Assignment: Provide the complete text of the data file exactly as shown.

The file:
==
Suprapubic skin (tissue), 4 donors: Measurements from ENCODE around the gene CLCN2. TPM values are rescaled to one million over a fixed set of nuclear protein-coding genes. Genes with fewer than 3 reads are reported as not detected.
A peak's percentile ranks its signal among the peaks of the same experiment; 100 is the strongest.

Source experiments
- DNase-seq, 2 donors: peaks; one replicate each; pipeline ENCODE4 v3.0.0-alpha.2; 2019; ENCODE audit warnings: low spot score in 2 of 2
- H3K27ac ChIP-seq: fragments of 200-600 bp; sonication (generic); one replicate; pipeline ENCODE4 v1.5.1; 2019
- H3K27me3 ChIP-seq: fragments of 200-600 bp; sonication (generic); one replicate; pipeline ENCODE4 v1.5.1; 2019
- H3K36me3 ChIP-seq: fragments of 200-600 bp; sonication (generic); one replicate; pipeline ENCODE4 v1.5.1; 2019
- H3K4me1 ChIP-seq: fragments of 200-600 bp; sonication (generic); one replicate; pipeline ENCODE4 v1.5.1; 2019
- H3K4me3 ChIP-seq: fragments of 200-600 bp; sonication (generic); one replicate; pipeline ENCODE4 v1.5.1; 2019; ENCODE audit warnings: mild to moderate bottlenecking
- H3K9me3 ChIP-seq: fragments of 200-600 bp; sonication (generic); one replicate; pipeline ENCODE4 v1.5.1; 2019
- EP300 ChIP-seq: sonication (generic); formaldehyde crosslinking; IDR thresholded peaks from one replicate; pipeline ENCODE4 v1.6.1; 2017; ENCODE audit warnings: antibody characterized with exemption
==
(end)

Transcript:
Suprapubic skin (tissue), 4 donors: Measurements from ENCODE around the gene CLCN2. TPM values are rescaled to one million over a fixed set of nuclear protein-coding genes. Genes with fewer than 3 reads are reported as not detected.
A peak's percentile ranks its signal among the peaks of the same experiment; 100 is the strongest.

Source experiments
- DNase-seq, 2 donors: peaks; one replicate each; pipeline ENCODE4 v3.0.0-alpha.2; 2019; ENCODE audit warnings: low spot score in 2 of 2
- H3K27ac ChIP-seq: fragments of 200-600 bp; sonication (generic); one replicate; pipeline ENCODE4 v1.5.1; 2019
- H3K27me3 ChIP-seq: fragments of 200-600 bp; sonication (generic); one replicate; pipeline ENCODE4 v1.5.1; 2019
- H3K36me3 ChIP-seq: fragments of 200-600 bp; sonication (generic); one replicate; pipeline ENCODE4 v1.5.1; 2019
- H3K4me1 ChIP-seq: fragments of 200-600 bp; sonication (generic); one replicate; pipeline ENCODE4 v1.5.1; 2019
- H3K4me3 ChIP-seq: fragments of 200-600 bp; sonication (generic); one replicate; pipeline ENCODE4 v1.5.1; 2019; ENCODE audit warnings: mild to moderate bottlenecking
- H3K9me3 ChIP-seq: fragments of 200-600 bp; sonication (generic); one replicate; pipeline ENCODE4 v1.5.1; 2019
- EP300 ChIP-seq: sonication (generic); formaldehyde crosslinking; IDR thresholded peaks from one replicate; pipeline ENCODE4 v1.6.1; 2017; ENCODE audit warnings: antibody characterized with exemption